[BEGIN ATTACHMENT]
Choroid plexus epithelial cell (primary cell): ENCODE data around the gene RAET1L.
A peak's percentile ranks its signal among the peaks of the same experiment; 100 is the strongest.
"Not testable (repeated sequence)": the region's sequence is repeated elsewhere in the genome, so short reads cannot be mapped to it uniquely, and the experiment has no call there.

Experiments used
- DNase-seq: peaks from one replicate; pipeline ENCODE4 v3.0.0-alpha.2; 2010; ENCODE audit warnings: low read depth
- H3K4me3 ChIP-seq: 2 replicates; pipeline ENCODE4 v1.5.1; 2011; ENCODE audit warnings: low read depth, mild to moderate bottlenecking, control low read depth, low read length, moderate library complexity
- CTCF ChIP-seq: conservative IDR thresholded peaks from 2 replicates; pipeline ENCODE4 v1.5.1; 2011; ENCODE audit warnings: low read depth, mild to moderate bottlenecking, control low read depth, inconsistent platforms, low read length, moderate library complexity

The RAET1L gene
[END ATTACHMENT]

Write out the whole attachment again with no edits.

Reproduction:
Choroid plexus epithelial cell (primary cell): ENCODE data around the gene RAET1L.
A peak's percentile ranks its signal among the peaks of the same experiment; 100 is the strongest.
"Not testable (repeated sequence)": the region's sequence is repeated elsewhere in the genome, so short reads cannot be mapped to it uniquely, and the experiment has no call there.

Experiments used
- DNase-seq: peaks from one replicate; pipeline ENCODE4 v3.0.0-alpha.2; 2010; ENCODE audit warnings: low read depth
- H3K4me3 ChIP-seq: 2 replicates; pipeline ENCODE4 v1.5.1; 2011; ENCODE audit warnings: low read depth, mild to moderate bottlenecking, control low read depth, low read length, moderate library complexity
- CTCF ChIP-seq: conservative IDR thresholded peaks from 2 replicates; pipeline ENCODE4 v1.5.1; 2011; ENCODE audit warnings: low read depth, mild to moderate bottlenecking, control low read depth, inconsistent platforms, low read length, moderate library complexity

The RAET1L gene